I remember watching Penn State lose to Florida in the Citrus Bowl, sabotaged by Curtis Enis accepting a gift and voiding his eligibility, and facing a Florida team smarting from an entire season of regression to the mean. After the final whistle, Steve Spurrier and Paterno went to midfield, shook hands, and then fulfilled a pregame bet. Paterno smiled, pulled on Spurrier's trademark visor, and happily posed for pictures. The loss was no tragedy, and Paterno was probably already on to thinking about an Orlando steakhouse, and dinner, and all the other things I still can't even consider after a loss by my team.
It is a playbook, and not a workbook. This distinction seemed clear to Paterno, if less so to the rest of the world, but that did not stop Paterno from becoming a paterfamilias three times over: to his own large family, to the Penn State community that used him and his football teams as the foundation for the community and its growth, and to college football in general. Players who did not even get along with Paterno viewed him as the most important influence on their lives, and those who did admire him could not unfix him from that pedestal. Sons who became fathers sent their sons to State College to learn, to play, and in a sense, to worship at the foot of an icon -- one whose existence was accepted by believers and non-believers alike.
Build a statue of someone, and you have already confused the image with the man.
A copy of The Tempest. The common parallel between many eulogies of Paterno has been to call this a Greek tragedy. This seems accurate enough: there is an aging king figure at the end of a long reign, and then something horrible happens, and a satisfactory cataclysm occurs resulting in everyone's death and a kind of moral lesson. This would be reassuring in a sense: it would follow a pattern, and thus give some meaning to the Sandusky tragedy.
This seems like editing, the kind often done at memorials to make sense of the senseless. There is no sense, no comparison here. Joe Paterno the man became Joe Paterno the institution, a fundraising machine and brand so welded to the institution of Penn State that the two became inseparable. When the Sandusky scandal hit, the institution protected its own in the name of the institution, leaving all responsibility to a chain of command devoid of personal accountability. Cowardice prevailed, and evil skated along on the servility of those abdicating responsibility.
Paterno failed here, and failed badly. I don't believe in an ultimate judgment for the kind of pain Paterno allowed to happen. That too, seems like a fictional comfort drawn over the deep discomfort of reality. You could kill Jerry Sandusky a thousand times and it undoes nothing. That's why they call it evil, not "correctable injustice." It is why the word exists. That Paterno had some small part in fostering it, and allowing one of society's basic taboos against inhumanity to flourish under his nose, is undoable and unforgivable. Death does not redeem it, and time does not correct it.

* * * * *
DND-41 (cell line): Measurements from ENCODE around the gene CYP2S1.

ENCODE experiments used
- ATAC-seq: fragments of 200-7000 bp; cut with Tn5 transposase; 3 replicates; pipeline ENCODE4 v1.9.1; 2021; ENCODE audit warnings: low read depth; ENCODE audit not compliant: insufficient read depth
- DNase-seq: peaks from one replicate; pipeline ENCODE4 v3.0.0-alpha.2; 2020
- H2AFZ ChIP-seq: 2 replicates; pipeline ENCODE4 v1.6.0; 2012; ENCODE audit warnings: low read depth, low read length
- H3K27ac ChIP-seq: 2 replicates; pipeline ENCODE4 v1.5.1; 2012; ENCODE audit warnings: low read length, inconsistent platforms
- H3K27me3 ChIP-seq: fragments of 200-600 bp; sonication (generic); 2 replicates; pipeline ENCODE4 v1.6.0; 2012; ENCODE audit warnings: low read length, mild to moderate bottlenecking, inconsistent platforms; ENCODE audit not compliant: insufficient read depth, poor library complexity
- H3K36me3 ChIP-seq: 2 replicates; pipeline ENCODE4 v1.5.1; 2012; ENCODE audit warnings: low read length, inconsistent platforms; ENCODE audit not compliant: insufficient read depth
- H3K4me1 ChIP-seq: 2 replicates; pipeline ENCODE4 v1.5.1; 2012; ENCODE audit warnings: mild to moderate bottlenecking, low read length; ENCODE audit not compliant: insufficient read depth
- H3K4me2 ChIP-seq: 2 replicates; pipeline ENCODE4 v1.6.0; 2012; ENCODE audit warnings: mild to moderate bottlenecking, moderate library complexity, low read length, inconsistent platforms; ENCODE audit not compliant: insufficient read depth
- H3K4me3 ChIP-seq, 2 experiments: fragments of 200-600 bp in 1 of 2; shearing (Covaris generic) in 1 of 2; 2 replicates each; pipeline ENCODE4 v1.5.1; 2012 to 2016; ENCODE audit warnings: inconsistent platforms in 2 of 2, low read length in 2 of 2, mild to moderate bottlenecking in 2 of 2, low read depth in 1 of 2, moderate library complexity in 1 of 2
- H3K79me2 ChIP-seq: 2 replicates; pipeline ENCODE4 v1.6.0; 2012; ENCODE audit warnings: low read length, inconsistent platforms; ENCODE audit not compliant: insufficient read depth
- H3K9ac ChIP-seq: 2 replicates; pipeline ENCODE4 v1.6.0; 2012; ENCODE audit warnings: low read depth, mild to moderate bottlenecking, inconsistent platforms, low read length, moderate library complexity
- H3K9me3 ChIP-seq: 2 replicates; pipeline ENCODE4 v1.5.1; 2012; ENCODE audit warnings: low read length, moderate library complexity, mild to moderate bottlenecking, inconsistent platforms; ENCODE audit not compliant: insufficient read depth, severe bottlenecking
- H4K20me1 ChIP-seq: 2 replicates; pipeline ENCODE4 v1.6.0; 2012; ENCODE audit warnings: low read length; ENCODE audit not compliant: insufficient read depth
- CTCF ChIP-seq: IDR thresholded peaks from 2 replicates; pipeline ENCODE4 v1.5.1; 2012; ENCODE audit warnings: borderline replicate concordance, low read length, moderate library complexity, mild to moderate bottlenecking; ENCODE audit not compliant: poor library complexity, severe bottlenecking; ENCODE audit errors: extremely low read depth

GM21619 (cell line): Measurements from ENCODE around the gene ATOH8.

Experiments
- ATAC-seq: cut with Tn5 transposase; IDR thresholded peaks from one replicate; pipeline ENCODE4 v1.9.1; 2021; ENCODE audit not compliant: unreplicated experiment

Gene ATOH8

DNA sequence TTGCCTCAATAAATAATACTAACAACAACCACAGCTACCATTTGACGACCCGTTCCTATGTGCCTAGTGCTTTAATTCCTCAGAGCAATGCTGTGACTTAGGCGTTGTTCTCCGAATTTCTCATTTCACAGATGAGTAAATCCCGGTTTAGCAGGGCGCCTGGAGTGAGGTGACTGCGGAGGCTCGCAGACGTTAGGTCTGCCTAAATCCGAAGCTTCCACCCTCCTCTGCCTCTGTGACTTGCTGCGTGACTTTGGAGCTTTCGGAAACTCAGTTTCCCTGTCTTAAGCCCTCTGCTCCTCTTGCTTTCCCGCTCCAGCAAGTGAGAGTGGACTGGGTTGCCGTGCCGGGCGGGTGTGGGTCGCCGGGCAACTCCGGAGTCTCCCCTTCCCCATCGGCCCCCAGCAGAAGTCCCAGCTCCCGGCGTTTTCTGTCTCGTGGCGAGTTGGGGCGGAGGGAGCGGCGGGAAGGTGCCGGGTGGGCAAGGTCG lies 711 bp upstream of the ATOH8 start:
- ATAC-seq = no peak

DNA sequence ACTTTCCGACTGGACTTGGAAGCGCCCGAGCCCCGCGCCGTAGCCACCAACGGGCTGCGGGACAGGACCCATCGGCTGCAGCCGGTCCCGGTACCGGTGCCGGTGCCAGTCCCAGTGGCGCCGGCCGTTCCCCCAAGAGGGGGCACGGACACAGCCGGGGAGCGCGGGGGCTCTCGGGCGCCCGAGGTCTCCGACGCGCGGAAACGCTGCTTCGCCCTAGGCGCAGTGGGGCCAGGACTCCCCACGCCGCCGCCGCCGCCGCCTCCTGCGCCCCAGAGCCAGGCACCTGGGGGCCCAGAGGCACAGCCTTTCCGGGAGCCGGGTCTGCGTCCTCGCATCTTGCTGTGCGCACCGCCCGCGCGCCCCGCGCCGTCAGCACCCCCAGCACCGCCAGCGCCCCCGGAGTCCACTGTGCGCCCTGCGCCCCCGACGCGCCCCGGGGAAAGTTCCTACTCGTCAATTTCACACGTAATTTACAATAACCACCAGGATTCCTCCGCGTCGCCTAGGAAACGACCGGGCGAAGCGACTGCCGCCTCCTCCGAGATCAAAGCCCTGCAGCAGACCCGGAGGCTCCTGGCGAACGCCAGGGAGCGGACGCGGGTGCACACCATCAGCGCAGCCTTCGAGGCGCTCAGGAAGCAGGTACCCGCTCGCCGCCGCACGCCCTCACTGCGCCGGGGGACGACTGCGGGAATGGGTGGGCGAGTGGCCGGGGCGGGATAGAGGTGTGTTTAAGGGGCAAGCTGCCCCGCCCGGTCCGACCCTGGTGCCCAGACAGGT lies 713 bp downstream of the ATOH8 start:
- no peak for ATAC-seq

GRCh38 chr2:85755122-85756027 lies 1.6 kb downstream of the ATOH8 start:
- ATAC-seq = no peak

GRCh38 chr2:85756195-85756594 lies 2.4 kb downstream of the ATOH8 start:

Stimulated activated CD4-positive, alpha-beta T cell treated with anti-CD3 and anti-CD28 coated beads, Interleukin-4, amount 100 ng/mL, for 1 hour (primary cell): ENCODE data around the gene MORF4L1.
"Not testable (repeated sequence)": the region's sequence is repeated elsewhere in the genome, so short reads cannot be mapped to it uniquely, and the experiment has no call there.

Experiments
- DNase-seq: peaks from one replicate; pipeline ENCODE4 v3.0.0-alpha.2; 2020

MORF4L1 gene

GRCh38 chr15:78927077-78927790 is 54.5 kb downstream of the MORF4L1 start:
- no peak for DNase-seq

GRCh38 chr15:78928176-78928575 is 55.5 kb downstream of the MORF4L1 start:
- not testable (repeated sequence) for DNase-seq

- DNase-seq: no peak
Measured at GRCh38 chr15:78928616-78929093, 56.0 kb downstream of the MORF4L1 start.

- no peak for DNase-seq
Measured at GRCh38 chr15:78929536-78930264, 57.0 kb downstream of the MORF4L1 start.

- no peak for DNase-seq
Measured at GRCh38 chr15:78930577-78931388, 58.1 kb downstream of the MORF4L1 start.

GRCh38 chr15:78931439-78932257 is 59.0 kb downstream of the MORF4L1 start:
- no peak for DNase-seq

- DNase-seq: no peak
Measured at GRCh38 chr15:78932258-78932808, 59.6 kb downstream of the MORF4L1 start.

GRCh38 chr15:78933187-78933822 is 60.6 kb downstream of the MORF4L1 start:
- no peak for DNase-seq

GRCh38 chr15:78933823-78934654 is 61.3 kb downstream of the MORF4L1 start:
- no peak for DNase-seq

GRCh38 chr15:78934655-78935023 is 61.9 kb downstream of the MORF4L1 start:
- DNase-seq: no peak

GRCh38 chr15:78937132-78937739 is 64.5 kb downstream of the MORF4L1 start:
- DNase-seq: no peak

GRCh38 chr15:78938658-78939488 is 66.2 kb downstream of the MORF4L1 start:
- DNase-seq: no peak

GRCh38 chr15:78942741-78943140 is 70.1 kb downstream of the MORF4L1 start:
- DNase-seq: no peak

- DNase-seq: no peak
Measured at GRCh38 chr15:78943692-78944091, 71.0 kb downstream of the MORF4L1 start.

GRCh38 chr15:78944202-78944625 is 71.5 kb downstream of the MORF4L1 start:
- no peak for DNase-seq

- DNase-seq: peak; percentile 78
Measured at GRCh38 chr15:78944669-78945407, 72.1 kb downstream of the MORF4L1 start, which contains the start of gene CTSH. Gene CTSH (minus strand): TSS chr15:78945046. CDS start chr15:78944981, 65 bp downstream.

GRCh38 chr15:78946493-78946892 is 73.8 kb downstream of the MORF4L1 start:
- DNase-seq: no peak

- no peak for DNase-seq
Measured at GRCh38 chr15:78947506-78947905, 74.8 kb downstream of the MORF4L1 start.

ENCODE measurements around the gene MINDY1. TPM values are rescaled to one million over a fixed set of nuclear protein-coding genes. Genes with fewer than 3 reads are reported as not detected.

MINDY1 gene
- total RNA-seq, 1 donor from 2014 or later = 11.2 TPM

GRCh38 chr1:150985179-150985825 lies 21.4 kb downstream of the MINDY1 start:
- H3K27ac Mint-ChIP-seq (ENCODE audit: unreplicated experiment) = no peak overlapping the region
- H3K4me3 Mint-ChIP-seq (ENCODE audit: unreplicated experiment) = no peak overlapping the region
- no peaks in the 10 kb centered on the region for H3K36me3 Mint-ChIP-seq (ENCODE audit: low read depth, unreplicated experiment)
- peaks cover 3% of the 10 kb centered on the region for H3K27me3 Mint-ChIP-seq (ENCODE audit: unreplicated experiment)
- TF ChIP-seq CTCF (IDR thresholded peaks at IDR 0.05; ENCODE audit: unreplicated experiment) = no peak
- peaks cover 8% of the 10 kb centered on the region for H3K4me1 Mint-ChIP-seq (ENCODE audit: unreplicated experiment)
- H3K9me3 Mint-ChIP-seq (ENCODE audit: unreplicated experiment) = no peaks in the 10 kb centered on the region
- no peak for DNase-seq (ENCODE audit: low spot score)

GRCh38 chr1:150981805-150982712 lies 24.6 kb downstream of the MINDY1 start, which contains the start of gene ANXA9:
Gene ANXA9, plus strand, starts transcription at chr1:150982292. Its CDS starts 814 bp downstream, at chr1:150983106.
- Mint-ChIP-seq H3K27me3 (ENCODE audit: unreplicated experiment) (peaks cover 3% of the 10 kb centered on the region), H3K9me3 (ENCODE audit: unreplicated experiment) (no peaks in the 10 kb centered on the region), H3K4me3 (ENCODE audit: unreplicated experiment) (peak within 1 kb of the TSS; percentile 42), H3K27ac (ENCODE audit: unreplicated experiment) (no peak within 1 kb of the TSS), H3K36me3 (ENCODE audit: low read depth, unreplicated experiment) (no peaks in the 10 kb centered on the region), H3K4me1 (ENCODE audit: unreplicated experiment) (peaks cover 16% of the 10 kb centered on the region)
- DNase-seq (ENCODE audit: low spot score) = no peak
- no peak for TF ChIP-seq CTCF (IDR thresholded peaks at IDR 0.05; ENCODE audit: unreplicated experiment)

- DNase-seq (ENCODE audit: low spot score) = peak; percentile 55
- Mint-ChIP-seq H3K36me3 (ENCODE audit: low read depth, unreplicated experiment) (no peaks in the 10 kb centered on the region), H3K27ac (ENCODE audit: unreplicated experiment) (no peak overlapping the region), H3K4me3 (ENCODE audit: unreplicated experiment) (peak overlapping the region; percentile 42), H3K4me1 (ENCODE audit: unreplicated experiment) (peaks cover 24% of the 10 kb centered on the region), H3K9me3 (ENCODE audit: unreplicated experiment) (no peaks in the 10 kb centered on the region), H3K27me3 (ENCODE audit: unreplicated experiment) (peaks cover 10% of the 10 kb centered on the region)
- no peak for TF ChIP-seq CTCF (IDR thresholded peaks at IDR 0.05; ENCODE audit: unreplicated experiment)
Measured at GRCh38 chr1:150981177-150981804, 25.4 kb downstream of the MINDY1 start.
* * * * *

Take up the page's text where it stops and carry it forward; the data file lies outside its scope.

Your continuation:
That said, dismiss the finality of Greek tragedies. In his last months, trapped by his own creation, he seems more like Prospero from Shakespeare's The Tempest than any Greek figure. An old sorcerer in exile on his own island, Prospero uses his own magic to keep the spirits and beasts enslaved. The comparison is appropriate in several ways. Prospero is an Italian on his own island, much like the first-generation Italian-American Paterno. He had his own Caliban, a beast that got loose from his powers in the form of Sandusky. Like Prospero, he had to fend off the machinations of plotting subordinates looking to take over the kingdom in his later years.
The endings differ from reality to fiction. In The Tempest, Prospero renounces all magic, and intends to break his magical staff. Paterno could not do this: he had, like Bear Bryant before him, fused his instruments to his person. There was no difference between Paterno the coach and Paterno the person. He could not set his accounts straight at the end, too trapped in his own creation and too old to begin unfixing one from the other.
You may not know The Tempest, but you know a phrase from it, lifted from the song the spirit Ariel sings in the play.
Full fathom five thy father lies;
Of his bones are coral made;
Those are pearls that were his eyes:
Nothing of him that doth fade,
But doth suffer a sea-change
Into something rich and strange.
Sea-nymphs hourly ring his knell:
Hark! now I hear them—Ding-dong, bell.
A sea-change is already underway for Joe Paterno's memory and legacy. How rich and strange it becomes is only to be seen with time, and only once the bells have finished sounding his death knell. Given the number of mourners, they will ring for quite some time: five fathoms below, five fathoms above, and well beyond the hills of State College, Pennsylvania, where they will bury a man, and keep a statue.